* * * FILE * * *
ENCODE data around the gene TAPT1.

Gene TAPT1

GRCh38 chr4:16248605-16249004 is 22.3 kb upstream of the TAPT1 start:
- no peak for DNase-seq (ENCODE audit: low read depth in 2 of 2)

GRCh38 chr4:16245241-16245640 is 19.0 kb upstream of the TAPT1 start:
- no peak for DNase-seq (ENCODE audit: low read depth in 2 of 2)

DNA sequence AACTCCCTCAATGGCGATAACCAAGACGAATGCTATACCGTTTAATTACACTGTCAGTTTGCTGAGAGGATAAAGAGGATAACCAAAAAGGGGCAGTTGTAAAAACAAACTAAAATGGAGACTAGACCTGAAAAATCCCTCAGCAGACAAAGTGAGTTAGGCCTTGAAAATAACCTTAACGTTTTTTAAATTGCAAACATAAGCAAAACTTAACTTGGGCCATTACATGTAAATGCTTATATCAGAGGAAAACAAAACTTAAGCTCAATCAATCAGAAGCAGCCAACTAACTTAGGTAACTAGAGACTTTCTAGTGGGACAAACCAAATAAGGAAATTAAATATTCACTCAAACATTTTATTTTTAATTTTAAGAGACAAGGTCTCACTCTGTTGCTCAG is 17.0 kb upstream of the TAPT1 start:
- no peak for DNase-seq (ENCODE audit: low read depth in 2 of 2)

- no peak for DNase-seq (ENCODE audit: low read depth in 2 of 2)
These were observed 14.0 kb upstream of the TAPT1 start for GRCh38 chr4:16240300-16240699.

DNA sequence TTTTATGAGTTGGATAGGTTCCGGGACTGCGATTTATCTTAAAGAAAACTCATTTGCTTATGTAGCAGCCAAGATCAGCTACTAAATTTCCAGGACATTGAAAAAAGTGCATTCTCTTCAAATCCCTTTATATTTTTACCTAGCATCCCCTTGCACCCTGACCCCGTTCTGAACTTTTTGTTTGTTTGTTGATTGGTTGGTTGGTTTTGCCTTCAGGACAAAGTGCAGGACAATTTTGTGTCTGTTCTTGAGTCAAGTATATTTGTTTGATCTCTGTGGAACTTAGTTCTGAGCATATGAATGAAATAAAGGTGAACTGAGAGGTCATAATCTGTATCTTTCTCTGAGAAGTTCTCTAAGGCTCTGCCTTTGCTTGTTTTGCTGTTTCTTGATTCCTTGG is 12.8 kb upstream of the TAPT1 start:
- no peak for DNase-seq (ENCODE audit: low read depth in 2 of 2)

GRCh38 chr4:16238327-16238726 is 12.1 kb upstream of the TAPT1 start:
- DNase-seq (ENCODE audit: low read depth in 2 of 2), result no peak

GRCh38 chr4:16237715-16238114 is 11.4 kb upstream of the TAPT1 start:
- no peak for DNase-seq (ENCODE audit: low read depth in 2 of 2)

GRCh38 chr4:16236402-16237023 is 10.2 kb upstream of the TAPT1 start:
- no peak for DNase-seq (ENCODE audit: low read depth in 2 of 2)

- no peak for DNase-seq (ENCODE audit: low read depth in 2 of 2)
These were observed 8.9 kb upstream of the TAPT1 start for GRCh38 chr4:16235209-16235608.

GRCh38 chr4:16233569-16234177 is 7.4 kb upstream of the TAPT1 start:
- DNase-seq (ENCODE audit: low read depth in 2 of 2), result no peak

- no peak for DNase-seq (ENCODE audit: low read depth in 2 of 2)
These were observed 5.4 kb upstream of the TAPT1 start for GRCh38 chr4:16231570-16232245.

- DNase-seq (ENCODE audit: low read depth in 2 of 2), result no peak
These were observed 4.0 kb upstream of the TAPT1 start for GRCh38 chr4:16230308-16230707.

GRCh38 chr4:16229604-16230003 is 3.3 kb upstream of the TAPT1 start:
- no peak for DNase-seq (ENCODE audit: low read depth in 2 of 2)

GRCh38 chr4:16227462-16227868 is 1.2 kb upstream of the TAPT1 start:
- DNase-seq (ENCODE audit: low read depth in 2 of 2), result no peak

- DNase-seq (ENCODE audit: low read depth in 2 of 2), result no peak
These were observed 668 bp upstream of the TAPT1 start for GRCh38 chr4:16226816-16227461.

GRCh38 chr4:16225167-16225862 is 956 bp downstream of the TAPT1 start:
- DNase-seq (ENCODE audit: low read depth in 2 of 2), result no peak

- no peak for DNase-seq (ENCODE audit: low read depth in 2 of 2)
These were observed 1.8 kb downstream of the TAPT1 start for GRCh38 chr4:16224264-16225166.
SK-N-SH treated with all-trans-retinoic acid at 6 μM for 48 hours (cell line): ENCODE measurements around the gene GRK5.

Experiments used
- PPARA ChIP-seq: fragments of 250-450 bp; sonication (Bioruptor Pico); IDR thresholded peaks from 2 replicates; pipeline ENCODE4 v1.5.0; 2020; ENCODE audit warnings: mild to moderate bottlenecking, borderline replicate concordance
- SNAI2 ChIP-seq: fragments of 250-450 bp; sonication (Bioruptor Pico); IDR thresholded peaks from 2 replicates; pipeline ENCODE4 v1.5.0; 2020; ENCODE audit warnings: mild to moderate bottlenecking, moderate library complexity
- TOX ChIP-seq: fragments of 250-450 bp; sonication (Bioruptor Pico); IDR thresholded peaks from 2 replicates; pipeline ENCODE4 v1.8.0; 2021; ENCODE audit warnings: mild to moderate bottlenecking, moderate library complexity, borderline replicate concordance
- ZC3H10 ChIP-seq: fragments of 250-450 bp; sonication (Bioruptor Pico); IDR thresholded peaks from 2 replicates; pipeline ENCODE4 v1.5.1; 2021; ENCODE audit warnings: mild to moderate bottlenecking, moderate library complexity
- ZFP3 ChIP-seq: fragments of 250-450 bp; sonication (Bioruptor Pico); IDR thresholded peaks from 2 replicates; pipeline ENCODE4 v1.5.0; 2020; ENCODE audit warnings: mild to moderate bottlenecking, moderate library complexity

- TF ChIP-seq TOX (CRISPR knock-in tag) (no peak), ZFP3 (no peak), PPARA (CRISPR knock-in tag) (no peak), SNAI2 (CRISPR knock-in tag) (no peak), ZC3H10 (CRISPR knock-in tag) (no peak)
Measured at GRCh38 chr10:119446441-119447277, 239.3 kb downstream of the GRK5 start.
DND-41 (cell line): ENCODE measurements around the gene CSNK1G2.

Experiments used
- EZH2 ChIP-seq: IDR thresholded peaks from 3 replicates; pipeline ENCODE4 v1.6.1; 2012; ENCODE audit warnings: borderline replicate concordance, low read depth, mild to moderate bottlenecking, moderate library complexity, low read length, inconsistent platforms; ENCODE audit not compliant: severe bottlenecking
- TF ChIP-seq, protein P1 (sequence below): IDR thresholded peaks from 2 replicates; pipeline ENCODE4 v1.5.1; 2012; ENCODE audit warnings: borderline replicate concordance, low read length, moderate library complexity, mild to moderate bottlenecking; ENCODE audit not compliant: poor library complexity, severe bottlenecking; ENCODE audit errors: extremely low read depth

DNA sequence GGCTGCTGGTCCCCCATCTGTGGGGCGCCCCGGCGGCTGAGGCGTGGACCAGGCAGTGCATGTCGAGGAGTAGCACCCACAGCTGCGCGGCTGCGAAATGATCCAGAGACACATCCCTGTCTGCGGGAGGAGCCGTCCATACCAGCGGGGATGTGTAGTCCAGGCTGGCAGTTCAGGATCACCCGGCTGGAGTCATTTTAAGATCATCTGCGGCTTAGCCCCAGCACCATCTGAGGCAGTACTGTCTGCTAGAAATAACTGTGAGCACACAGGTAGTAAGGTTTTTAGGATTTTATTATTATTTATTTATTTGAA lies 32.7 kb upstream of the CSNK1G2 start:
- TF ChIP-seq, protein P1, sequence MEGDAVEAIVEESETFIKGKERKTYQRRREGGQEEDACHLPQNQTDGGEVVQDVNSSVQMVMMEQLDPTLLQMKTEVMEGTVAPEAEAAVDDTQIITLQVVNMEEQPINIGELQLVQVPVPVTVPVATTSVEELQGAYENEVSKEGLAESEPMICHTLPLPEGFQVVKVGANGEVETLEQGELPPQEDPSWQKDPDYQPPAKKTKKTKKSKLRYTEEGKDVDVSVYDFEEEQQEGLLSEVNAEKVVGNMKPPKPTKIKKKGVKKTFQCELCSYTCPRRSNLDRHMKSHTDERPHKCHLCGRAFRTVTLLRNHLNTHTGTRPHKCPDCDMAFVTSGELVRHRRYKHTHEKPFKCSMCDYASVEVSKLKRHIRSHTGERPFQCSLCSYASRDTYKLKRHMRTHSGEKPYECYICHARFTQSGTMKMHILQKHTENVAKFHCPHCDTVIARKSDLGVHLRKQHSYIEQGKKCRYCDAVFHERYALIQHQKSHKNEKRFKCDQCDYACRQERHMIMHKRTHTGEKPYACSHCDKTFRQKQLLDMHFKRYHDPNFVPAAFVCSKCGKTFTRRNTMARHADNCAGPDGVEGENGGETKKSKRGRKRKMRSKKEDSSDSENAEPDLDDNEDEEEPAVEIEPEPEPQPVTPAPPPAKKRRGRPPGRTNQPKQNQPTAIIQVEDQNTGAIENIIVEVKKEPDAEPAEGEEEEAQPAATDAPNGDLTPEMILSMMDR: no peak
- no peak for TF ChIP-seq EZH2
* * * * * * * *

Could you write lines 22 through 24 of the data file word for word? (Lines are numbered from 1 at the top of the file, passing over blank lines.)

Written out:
- DNase-seq (ENCODE audit: low read depth in 2 of 2), result no peak

- no peak for DNase-seq (ENCODE audit: low read depth in 2 of 2)
These were observed 5.4 kb upstream of the TAPT1 start for GRCh38 chr4:16231570-16232245.